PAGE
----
On the 9th Sep 1513 14,000 men died on a battlefield in Northumbria. 10,000 of those were Scots – including most of the Scottish nobility and even the King, James IV, himself, the last British king to die in battle. The Battle of Flodden Field was at one and the same time the biggest clash of arms between the two countries plus it was the last mediæval and first modern battle on British soil. Never again was the longbow to be a major weapon, never before had artillery been employed.

My memories of reading about this were that it was an unnecessary tragedy as James had only invaded Northumbria as a sop to the Auld Alliance between Scotland and France. England’s king, Henry VIII had gone to war with France and Louis XII had appealed to the Scots king. One of the peculiarities of this situation is that James’s wife was Henry’s sister, Margaret. She had apparently asked him merely to “break a lance” to honour his obligations. I doubt that she thought he would not return.

Reading the BBC History magazine a couple of weeks ago it turns out that Henry VIII’s father, Henry VII, aware of his tenuous right to the English throne had foregone the English claim to Scotland and signed the Treaty of Perpetual Peace. Henry VIII had no such inhibitions – or else was eager to bolster his own position – and had recently reasserted England’s overlordship over Scotland. James, then, in effect, had no option but to stand up to Henry.

His initial efforts were successful, taking three castles in short order. He then set up a strong fortified position on Flodden Hill and awaited the English forces. The English commander, Thomas Howard, Earl of Surrey, apparently accepted battle on James’s chosen ground. However, being out of favour with Henry, he was desperate for a victory and instead of attacking at Flodden Hill, he made a flanking manœuvre, interposing his army between the Scots and the border. James was furious at this unchivalric behaviour and had to make a quick redeployment to Branxton Hill instead. Perhaps it was this anger that led to his lack of judgement in the battle. Wikipedia has the details of this dispute over the proposed battleground slightly differently.

Flodden Memorial from path
Flodden Memorial from path.

Flodden Memorial

The plaque reads, “Flodden 1513. To the Brave of Both Nations.”

The Scots artillery was heavier but more cumbersome and so less effective but at the beginning of the battle the Scots left completely overran the English right (if only!) and retired from the battlefield expecting the rest of the army to achieve overall victory. In the centre, however, things did not go so well. From their position on Branxton Hill the Scots could not see the boggy ground in the declivity between the lines.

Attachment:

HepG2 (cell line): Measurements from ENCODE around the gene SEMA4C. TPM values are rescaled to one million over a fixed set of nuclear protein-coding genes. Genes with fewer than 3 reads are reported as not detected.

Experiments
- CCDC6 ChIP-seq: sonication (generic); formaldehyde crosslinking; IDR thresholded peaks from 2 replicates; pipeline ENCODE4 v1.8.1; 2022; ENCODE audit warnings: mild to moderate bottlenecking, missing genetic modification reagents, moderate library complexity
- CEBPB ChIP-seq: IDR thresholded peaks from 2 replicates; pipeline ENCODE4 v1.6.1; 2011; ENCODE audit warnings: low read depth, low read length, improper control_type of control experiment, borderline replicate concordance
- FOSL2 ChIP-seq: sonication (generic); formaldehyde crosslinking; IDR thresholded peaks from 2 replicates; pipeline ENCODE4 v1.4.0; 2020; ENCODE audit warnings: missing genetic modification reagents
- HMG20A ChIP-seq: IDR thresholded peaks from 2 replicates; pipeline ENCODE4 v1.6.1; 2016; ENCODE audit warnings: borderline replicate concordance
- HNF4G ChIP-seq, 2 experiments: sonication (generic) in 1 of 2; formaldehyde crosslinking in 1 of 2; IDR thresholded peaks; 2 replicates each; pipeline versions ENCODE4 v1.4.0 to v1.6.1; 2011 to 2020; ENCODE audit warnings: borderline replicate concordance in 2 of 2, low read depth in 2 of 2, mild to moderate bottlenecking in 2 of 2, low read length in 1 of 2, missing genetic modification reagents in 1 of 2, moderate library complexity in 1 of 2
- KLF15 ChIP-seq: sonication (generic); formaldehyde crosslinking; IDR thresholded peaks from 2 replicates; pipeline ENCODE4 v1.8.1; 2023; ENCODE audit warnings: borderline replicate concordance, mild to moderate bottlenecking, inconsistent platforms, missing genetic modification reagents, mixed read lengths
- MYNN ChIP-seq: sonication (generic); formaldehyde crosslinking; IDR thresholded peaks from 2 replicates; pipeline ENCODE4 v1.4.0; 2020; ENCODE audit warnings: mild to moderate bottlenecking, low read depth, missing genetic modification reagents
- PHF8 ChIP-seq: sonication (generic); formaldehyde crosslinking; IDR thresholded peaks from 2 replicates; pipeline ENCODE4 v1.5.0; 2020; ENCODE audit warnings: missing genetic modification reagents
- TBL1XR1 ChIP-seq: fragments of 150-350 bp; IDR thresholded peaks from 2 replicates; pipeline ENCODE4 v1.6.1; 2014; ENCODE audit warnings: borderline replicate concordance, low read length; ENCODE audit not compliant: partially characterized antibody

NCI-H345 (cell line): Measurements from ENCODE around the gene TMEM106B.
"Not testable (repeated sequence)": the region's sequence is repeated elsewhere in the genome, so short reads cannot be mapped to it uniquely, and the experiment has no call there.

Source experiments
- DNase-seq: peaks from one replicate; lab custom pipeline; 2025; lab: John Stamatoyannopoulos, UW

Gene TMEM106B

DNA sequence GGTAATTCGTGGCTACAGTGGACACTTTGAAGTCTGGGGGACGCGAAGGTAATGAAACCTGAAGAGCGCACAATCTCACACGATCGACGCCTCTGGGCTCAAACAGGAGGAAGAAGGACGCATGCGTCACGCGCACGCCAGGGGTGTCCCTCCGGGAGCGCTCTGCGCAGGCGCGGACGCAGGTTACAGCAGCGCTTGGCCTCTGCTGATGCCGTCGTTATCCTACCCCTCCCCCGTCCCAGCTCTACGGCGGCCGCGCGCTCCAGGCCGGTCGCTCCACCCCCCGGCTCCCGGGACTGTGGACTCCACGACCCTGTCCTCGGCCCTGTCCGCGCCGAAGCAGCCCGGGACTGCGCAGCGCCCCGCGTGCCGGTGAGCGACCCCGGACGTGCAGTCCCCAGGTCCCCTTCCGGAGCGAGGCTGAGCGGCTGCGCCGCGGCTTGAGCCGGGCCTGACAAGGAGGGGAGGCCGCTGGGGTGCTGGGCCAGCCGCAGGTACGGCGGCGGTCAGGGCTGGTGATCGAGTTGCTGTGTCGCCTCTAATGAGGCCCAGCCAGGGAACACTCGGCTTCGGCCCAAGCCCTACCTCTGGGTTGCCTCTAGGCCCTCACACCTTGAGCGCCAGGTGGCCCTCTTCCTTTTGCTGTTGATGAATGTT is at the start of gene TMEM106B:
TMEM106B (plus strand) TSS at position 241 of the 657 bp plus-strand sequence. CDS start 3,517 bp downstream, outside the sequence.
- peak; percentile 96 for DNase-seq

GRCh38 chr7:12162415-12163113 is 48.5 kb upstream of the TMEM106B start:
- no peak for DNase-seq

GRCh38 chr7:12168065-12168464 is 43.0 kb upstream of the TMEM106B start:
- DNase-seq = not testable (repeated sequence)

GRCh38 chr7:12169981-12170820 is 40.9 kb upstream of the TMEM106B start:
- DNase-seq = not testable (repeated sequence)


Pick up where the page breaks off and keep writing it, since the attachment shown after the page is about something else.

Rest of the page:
Flodden Memorial. View to Branxton Hill

Flodden Memorial. View to Branxton Hill. From English start line.

Flodden Memorial from Scottish line

Flodden Memorial from Scottish line. Memorial is just left of centre here.

The Scottish Start Line at Flodden
The Scottish start line at Flodden.

The Scots infantry, armed with long pikes, whose efficiency had been proved in European battles, soon lost the essential formation necessary for success as they slipped and slid on the uncertain footing. The pikes also could not be anchored securely due to the underground conditions so were useless defensively. The English infantry, armed with much shorter billhooks, waded in to bloody effect. Dead bodies and blood soon made the conditions even worse.

Flodden Information Board

To their credit, as one of the information boards on the Battlefield Trail says, the Scots did not cut and run, but bravely fought on.

The memorial, built in 1910, is inscribed to the brave of both nations. I have been told the only other battle memorial to acknowledge both armies is at Quebec but cannot confirm this.

There is an information centre – in a red telephone booth – in Branxton village. It claims to be the smallest information centre in the world.

Flodden Information  Centre

James had been making his court and kingdom one of the most cultured in Europe, and Scots into a major European language. That process came to an abrupt end on his death.

The result of the battle at Flodden, the subsequent decline of Scotland’s influence, is probably the main reason why this post is being written in English rather than Scots.

The irony is that, despite the result of the battle, it was not Henry VIII’s descendants that would unify the crowns of Scotland and England and be monarchs of the UK but rather James’s, through his marriage to Margaret, their son James V and granddaughter Mary Queen of Scots, down to her son James VI and I.

The disaster is said to have inspired the traditional Scottish lament for the fallen, Floo’ers o’ the Forest,” sung here as The Flowers o’ the Forest by Isla St Clair.

free hit counter script